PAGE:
Spirited Away: A City Girl Makes Her Home on Mt. Mitake

The following post is a longer version of my recent piece for Japan Forward, and includes more photos. To read the original piece, click here. All photos in this post were taken by me using my Nikon F3 on Kodak Portra 800 film, with the exception of family photos from the Baba family. 

Is anything ever truly by chance?

On a whim I planned a getaway to Mitakesan, a village perched on the top of Mt. Mitake in the Okutama region. The journey is three hours and requires two trains, a bus, and a cable car, too much for a day trip but a good amount of time to get out of Tokyo for the weekend.

In the afternoon, I happened upon BABA-ke Oshi Jutaku, one of the shukubo (pilgrimage guest houses) in the village. Mitakesan has many shukubo but Higashibaba, with its intricate thatched roof, is the grand dame of them all.

Higashibaba opens a tea room in the afternoon, so I stepped inside, lured by the prospect of matcha, where I found two old men who seemed surprised to see me. One shuffled off, and I could hear him calling “Kokochan! There’s a gaijin here!” Out came a pretty woman with short bobbed hair who spoke perfect English with a faint trace of a British accent.

And thus, also by chance, I met Koko Kayoko Baba, the 15th Proprietress of BABA-ke Oshi Jutaku, a city girl who has found herself in a traditional community on top of a mountain, running a guesthouse that has been deemed a tangible cultural property of Tokyo.

These intertwining stories, that of Koko and that of Higashibaba, fascinated me. I returned later to interview Koko about herself, the house, and how she came to be it’s 15th proprietress.

Koko Kayoko Baba at the entrance to the house.

The following interview has been edited for length and clarity.

Mo Stone: Can you give me a brief history of the house? What are some special features of it?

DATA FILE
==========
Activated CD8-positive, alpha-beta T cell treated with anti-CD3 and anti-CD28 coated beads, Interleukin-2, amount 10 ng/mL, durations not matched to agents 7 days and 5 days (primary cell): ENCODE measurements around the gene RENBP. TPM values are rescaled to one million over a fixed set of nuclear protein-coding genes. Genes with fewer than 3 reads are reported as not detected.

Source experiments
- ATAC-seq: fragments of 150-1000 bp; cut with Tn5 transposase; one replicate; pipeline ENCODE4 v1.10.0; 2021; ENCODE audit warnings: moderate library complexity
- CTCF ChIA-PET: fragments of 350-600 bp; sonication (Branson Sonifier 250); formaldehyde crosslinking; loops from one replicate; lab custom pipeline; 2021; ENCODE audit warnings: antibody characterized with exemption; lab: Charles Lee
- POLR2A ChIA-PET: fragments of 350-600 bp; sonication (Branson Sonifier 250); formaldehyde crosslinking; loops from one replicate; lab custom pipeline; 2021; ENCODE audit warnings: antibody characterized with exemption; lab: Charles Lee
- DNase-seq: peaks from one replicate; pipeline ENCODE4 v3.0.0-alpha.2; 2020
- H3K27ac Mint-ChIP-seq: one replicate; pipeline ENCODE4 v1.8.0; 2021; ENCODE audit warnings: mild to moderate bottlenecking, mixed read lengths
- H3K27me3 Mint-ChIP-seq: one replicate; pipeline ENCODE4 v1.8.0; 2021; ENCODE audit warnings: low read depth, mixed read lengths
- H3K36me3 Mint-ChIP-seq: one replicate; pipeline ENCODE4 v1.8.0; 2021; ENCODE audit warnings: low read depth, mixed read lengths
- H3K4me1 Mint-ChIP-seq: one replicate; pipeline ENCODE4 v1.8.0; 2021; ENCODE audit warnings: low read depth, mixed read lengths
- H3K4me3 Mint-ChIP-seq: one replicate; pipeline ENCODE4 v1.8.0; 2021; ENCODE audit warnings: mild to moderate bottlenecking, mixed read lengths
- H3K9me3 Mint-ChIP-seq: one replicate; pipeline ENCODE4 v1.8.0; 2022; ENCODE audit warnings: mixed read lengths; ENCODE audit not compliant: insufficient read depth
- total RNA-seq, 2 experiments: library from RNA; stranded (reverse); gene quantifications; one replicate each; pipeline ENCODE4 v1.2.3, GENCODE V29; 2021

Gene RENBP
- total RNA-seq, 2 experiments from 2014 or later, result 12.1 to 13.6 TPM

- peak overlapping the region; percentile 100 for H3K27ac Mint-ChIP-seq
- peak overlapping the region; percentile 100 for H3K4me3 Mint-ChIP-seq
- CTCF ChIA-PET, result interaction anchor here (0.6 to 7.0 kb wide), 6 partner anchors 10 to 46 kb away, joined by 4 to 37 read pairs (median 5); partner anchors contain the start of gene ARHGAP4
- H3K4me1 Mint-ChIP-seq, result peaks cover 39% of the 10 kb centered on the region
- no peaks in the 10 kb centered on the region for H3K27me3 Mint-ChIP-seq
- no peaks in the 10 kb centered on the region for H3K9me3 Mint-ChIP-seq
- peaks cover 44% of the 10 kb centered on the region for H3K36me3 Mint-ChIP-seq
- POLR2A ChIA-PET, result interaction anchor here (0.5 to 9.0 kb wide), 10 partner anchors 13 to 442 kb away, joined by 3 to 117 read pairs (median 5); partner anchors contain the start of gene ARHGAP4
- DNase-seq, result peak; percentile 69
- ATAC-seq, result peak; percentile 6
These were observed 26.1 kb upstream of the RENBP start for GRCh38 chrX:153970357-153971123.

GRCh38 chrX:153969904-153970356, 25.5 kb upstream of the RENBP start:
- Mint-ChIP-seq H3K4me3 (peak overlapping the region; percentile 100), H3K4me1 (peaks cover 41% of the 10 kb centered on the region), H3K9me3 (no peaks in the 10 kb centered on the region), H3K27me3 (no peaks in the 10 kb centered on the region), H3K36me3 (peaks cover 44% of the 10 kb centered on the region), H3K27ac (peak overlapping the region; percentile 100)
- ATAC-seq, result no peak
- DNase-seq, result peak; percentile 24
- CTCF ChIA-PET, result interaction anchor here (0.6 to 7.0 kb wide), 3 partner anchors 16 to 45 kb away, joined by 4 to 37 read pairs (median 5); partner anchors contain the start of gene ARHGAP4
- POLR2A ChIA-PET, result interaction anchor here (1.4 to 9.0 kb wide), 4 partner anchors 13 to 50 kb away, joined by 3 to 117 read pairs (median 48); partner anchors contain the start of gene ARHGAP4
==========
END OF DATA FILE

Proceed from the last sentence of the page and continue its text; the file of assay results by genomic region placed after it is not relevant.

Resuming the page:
Koko Kayoko Baba: The Baba family are said to be descendants of Baba Mino-no-Kami, one of the big four retainers of the Takeda family. The head of the Baba Family has been an Oshi (a person/family that belongs to a certain temple or shrine and takes care of visitors) and a Shinto priest of Musashimitake-Jinja Shrine, inherited from generation to generation. BABA-ke Oshi-Jutaku was built in 1866. The house has guest rooms for parishioners of the shrine and a family shrine for ceremonies. There is also a large cellar in the basement which was used to preserve food like a refrigerator.

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Koko’s father-in-law and son play outside Higashibaba.
A special room of the house.

MS: Tell me a bit about yourself and your personal history.

KB: I was born and raised in Yokohama, then I went to high school in Brisbane as an exchange student. After graduating from high school, I studied psychology at Aoyama Gakuin University in Tokyo, then fine art at the University of the Arts London. I ended up living in London for 6 years. After coming back from London, I became a teacher at a prep school in Yokohama. I was a teacher at a juku and I used to teach English, Japanese, morals, things like that. I met my husband back in 2016 and we started dating in October, and then he proposed to me in December. After marrying my husband, I inherited his family business and became a young proprietress of Higashibaba in Mt. Mitake.

Koko’s wedding photo. Photo courtesy of the Baba family.


MS: How did you end up here on Mitakesan? Why did you choose to stay here?

KB: I have no idea! I always thought I’d live abroad but I ended up becoming a member of this super traditional Japanese family. I guess you can’t really be in control of your own destiny. Sometimes you just need to relax and let things happen, trusting that everything is working out for the best.  There is a saying in Japanese “人事を尽くして天命を待つ”, which means “Do your best, then let the universe decide.” I decided to stay in Mt. Mitake because my husband asked me to protect the history of the Baba family and preserve the oshi-house building with him.

MS: Your husband and father-in-law are both Shinto priests. Do you feel like daily life is different in a priest family?

KB: Not really. Shinto is a very natural thing for Japanese people. It doesn’t feel like a religious thing, to be honest, because it’s always been here.

MS: That’s been my impression.

KB: Japanese people have very mixed-up religious views. You might have noticed we visit shrines at the beginning of the year, and when someone dies, we go to temples. And we celebrate Christmas. It’s chaotic! But I think it’s the nature of Japanese people accepting everything, and it’s kind of a gentle thing I think. Like, when you are born you are taken to the shrine. And you do that naturally, without asking any questions, because it’s the traditional thing for Japanese people to do. The shrine is always there, the shrine has always been there. And Japanese gods are very generous, so they accept anyone from anywhere and they don’t say no to Christians or Buddhists. I think they accept all the visitors to the shrine.

Baba family photo. Photo courtesy of the Baba family.

MS: When we met, you started to tell me about your husband. How did you two meet?